Employees would move for better pay, economists say they may have to wait

Cameron Bagrie
Bill Rosenberg

Better pay would lure six out of 10 employees to leave their current job, says a survey by recruitment company Hudson but economists remain sceptical that conditions are favourable for pay increases.

Hudson surveyed 5,003 employers and 5,701 employees in Australia and New Zealand. Of employees surveyed across New Zealand and Australia 58.2 percent say higher remuneration would see them leave their current workplace, while 71 percent of employers said they intended to increase wages in line with the consumer price index.

A more mobile labour market, with jobseekers confident they can be employed, puts pressure on employers for wage increases, says the Hudson report. However, despite employers reporting skill shortages, New Zealand unemployment remains at a pre-recession high of 6.2 percent.

"There is still high unemployment by historical standards," Council of Trade Union economist Bill Rosenberg told BusinessDesk. "So there's a lot more work to be done."

Labour scarcity should prompt employers to increase wages to attract and keep staff, but this was yet to be truly seen outside of Christchurch where construction worker shortages were leading a rise in pay, Rosenberg said.

"It's not enough to say you've matched cost of living, it is time for real wage growth now," Rosenberg said.

Last week's Westpac McDermott Miller Employment Confidence Index showed jobseekers had growing optimism when it came to finding a job, reaching the second highest level in the past two years. The New Zealand Institute of Economic Research Quarterly Survey of Business Opinion said that employers were finding labour increasingly hard to find, particularly skilled workers.

The Hudson report says these key economic indicators should force employers to raise remuneration.

"The labour market is starting to have movement but it's still a long way from being red hot," said ANZ New Zealand chief economist Cameron Bagrie. "It's a bit of horse before the cart in terms of wage rises, you've got to get the productivity to match before the wage gains."

While there is a risk of workers migrating in search of better pay packets, increasingly the New Zealand economy held more promise, Bagrie said.

"People want to come here," he said. "The economic story here is more robust than anywhere, than in Australia, and we are seeing a turnaround from the exodus we saw."

Skill shortages were becoming a problem, particularly in construction, and that increased the pressure for wage growth, Bagrie said.

(BusinessDesk)

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Economists should consider getting real jobs, cause from where I'm sitting, they rarely get anything right and nothing but spin doctors for the people they work for; getting way too much media attention.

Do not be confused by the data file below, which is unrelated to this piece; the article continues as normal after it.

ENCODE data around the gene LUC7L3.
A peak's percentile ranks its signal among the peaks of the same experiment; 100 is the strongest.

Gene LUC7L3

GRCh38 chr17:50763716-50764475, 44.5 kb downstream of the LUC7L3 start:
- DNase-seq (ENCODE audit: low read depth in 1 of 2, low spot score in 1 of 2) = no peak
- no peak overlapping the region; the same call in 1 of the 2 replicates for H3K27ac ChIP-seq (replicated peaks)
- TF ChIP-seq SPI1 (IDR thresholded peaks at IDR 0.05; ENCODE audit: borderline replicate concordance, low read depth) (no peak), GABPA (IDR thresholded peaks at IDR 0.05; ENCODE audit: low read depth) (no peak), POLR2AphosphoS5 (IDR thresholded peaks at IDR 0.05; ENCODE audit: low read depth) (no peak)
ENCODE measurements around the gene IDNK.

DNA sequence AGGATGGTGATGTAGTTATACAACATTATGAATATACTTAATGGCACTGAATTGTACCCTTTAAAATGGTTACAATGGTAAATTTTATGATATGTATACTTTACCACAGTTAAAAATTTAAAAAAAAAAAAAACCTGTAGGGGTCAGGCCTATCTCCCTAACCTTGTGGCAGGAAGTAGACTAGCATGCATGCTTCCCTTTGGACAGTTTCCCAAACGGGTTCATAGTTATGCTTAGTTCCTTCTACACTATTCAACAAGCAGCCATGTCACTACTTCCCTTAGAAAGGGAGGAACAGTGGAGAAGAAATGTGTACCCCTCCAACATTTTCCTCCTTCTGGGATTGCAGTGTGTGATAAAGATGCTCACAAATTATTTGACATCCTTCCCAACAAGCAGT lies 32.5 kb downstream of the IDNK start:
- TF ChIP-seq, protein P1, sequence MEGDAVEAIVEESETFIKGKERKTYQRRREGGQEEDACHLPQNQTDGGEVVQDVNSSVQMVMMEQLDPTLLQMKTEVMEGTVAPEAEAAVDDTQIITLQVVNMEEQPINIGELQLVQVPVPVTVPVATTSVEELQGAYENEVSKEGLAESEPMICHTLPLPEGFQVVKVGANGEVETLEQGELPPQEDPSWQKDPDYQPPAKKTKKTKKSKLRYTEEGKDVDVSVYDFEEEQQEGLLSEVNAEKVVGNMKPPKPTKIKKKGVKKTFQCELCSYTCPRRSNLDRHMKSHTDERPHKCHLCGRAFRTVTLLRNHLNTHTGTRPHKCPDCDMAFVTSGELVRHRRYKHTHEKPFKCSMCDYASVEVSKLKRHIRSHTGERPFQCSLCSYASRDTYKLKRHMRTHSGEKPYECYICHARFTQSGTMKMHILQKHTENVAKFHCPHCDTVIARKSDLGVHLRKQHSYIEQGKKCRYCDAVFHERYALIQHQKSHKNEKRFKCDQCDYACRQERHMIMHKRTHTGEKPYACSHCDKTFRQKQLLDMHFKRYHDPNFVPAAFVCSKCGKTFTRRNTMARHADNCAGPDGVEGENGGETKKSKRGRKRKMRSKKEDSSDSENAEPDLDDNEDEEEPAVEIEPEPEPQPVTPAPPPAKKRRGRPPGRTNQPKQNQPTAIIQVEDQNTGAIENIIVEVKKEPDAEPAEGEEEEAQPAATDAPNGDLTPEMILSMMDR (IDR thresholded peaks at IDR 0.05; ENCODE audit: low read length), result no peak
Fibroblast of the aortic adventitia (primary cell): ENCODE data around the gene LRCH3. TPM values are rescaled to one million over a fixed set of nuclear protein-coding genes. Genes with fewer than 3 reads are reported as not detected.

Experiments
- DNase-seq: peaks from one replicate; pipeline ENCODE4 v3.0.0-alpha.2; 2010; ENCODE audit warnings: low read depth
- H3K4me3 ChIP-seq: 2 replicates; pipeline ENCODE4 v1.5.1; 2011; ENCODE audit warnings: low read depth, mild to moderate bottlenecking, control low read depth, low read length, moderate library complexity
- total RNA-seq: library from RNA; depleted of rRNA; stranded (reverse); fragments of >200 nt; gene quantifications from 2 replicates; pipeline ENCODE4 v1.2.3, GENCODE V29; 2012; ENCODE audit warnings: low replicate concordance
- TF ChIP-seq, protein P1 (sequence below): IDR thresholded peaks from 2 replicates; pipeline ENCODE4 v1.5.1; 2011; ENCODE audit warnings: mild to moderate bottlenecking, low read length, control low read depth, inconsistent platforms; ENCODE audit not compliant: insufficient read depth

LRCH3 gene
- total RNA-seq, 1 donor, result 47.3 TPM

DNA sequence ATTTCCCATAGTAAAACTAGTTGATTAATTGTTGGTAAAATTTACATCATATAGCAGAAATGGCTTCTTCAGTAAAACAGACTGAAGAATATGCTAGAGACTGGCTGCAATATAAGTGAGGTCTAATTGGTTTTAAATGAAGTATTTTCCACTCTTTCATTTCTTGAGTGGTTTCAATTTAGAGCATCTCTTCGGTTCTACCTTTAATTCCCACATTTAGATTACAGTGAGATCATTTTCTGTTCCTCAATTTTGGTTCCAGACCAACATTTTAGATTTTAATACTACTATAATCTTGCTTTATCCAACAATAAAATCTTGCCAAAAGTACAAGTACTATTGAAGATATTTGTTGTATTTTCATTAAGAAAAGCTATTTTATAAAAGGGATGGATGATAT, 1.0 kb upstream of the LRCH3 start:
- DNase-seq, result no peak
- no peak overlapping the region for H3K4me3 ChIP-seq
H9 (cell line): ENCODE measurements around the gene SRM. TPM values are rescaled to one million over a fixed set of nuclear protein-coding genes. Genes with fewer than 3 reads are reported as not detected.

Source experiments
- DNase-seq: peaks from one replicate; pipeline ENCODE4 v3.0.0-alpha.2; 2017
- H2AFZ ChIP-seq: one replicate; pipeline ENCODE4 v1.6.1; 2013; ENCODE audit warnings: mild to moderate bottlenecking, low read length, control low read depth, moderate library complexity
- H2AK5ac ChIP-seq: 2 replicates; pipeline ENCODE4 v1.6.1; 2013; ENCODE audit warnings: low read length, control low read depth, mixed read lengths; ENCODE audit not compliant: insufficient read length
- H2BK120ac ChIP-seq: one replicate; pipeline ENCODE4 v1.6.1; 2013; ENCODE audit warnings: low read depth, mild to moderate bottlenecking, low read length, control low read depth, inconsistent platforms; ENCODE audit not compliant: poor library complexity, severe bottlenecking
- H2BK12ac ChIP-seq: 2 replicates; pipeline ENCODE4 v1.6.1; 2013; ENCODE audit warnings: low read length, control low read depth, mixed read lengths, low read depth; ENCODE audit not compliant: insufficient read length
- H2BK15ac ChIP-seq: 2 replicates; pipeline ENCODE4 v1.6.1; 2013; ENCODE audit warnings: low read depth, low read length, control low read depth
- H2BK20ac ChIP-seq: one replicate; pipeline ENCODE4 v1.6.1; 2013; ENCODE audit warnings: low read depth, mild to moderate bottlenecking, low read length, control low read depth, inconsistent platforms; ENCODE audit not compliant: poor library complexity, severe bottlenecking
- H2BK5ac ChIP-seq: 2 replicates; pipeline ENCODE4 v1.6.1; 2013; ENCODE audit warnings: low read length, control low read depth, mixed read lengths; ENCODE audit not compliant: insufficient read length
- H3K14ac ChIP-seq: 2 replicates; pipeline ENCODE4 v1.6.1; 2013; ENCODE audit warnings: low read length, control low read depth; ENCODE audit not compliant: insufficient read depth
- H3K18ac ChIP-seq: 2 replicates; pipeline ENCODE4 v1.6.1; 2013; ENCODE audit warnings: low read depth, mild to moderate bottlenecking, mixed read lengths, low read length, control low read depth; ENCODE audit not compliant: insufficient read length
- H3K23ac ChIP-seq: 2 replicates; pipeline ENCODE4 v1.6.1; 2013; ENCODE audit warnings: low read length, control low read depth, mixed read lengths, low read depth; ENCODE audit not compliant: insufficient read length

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Agreed their comments seem to have the status of holy writ... workers should definitely follow their advice and be hanging out for the fruits of increased productivity, especially when the top 1% have captured 93% of the gains in the past:

http://www.project-syndicate.org/commentary/the-price-of-inequality

I'm sure they will trickle it down to the rest of us when they are finished with it...

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“1% have captured 93% of the gains in the past:”

The top 10% have paid something like 45% of the total tax take. How is that “Fair?” They still only get one vote – yet just 2 beneficiaries their taxes support can “out vote” their supporter and benefactor – effectively biting the hand that feeds them. That’s not “equality”

Besides – “equality” is a socialist ideology construct used as a platform so the political Left can get all sanctimonious and even display some faux moral outrage at the perceived slight that has never existed in the first place. But the political Left couldn’t really call it “more successful than someone else” as that implies an element of personal responsibility would be required and has been missing. Much better to call it “inequality” then anyone and everyone who feels disenfranchised for what ever reason, can then claim to be a “victim” and victims do deserve special treatment – especially when someone else has so much more than the “victim”

Remember, none of us are born “Equal” we are all completely unique – just like everyone else. The child born who can never walk might dream of being a marathon runner, the woman with short curly hair longs for long, straight hair, the over-weight nerd to be a sports jock – and the list goes on and on.

We all have equal time – 24 hours in a day. Ask the next Left politician whinging about “inequality” when was the last time their “inequality victim” spent serious time in a free public library up-skilling themselves to increase their own employment proposition?

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We have ridden this 'recession' out and our productivity has increased it's time now to be rewarded. Come on, times up!! 1% increase in my salary in the last 4 years. No where near to keeping up with inflation.

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If employers want to keep Green-Labour out of power (and it's in their business interests that they do) then they should give their staff a pay increase immediately.

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